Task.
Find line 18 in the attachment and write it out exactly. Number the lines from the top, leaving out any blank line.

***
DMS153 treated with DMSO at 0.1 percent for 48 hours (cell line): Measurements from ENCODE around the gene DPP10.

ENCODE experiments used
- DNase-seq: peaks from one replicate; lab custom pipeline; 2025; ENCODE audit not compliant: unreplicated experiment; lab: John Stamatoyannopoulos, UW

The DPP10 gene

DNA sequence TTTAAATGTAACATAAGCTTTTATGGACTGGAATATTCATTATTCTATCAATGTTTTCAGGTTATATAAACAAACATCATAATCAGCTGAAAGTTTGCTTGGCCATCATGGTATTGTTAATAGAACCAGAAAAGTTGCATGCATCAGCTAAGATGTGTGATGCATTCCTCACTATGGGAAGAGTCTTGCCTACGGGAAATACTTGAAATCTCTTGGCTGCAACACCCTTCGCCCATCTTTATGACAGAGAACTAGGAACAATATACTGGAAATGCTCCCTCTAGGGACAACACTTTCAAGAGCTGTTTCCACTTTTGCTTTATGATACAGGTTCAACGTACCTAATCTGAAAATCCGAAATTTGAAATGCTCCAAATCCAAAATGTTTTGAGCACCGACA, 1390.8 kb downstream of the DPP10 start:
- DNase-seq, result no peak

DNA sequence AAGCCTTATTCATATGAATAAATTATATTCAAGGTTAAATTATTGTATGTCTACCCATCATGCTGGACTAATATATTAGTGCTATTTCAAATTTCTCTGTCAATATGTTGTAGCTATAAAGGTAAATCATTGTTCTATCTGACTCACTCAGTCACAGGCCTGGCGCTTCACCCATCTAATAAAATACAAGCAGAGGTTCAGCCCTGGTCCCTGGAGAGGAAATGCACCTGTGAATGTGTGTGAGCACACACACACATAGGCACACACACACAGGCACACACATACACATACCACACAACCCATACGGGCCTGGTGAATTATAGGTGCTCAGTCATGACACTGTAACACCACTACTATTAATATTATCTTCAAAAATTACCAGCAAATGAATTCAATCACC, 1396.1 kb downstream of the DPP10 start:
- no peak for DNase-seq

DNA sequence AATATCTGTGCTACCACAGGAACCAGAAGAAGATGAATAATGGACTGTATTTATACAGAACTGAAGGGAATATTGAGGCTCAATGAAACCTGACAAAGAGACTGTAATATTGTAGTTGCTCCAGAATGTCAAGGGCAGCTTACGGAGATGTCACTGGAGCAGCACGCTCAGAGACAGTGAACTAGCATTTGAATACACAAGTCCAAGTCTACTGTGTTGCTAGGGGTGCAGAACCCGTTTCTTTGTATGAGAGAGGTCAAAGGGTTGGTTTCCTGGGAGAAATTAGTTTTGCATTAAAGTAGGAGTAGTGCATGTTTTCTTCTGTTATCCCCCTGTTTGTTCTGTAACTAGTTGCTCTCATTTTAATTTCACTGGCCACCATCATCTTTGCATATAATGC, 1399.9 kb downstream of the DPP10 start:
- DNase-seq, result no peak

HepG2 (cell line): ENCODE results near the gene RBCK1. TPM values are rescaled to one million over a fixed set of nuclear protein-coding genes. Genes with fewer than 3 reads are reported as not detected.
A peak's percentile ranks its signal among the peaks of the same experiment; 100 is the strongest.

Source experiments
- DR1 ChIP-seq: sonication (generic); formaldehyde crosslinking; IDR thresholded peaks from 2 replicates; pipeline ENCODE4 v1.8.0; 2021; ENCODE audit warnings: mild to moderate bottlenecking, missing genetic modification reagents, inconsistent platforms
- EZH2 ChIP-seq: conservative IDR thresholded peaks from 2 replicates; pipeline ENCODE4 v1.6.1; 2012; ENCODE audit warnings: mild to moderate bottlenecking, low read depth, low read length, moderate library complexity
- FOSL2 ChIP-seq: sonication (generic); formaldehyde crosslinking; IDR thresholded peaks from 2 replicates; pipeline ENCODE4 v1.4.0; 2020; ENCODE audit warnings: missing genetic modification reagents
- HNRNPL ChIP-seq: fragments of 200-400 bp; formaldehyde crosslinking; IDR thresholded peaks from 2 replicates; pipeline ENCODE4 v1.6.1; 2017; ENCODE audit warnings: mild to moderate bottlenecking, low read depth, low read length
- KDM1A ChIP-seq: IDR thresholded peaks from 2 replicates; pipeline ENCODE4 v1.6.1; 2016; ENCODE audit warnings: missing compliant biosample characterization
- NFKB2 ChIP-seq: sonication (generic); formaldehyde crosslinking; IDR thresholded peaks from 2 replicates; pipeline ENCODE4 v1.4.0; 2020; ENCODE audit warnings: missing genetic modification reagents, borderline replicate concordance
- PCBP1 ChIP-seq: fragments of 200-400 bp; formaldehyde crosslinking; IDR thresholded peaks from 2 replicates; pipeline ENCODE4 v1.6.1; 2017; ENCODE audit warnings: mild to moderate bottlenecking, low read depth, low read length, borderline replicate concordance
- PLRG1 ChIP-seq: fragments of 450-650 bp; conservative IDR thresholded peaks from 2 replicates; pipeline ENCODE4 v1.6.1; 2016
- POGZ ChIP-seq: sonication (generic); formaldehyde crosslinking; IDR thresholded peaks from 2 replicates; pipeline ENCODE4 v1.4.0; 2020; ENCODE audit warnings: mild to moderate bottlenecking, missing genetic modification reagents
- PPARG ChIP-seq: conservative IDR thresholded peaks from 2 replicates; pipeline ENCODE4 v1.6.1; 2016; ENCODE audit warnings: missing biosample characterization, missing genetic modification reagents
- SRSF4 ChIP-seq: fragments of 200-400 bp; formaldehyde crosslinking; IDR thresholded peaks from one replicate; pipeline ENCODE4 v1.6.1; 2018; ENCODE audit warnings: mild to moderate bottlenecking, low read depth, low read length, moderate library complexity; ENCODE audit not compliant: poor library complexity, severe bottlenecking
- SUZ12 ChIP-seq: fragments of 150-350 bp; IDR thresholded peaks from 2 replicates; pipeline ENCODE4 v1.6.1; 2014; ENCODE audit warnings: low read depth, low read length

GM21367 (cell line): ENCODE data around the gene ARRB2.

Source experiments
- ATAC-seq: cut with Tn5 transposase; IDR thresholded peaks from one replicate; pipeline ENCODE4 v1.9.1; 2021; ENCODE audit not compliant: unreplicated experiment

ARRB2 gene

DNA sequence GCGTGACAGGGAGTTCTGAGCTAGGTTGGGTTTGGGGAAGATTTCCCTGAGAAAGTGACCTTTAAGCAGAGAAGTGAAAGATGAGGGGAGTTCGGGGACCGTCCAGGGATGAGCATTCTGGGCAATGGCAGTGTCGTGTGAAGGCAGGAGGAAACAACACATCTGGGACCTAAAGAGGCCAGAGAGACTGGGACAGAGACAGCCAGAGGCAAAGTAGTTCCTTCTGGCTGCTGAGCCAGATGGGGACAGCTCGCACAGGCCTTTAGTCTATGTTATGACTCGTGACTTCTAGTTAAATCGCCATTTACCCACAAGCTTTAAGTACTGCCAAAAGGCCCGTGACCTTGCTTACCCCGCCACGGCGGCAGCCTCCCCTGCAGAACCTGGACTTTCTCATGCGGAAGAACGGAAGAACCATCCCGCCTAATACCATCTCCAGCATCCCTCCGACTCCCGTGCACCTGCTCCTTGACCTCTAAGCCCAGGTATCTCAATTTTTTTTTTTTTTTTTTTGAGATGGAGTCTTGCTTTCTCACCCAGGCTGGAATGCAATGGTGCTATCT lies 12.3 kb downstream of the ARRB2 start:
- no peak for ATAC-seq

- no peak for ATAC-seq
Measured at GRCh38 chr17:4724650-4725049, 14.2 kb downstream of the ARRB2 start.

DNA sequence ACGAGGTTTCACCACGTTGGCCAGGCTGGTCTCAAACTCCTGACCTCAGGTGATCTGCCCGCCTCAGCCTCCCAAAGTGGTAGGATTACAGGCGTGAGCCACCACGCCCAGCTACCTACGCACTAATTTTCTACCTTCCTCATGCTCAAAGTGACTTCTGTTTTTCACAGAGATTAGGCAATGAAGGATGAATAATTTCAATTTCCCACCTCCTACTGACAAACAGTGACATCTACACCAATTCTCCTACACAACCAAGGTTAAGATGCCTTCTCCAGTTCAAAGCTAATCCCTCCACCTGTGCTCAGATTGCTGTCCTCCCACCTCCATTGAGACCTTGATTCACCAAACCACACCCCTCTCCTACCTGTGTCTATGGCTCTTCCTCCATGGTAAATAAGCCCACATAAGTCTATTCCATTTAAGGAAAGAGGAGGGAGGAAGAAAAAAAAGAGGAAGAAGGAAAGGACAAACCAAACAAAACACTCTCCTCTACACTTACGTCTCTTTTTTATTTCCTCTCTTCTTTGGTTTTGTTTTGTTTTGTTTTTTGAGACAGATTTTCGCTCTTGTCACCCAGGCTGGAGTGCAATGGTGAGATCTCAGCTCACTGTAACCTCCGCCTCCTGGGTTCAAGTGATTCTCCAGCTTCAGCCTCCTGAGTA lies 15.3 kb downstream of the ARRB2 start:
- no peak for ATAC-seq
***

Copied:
- KDM1A ChIP-seq: IDR thresholded peaks from 2 replicates; pipeline ENCODE4 v1.6.1; 2016; ENCODE audit warnings: missing compliant biosample characterization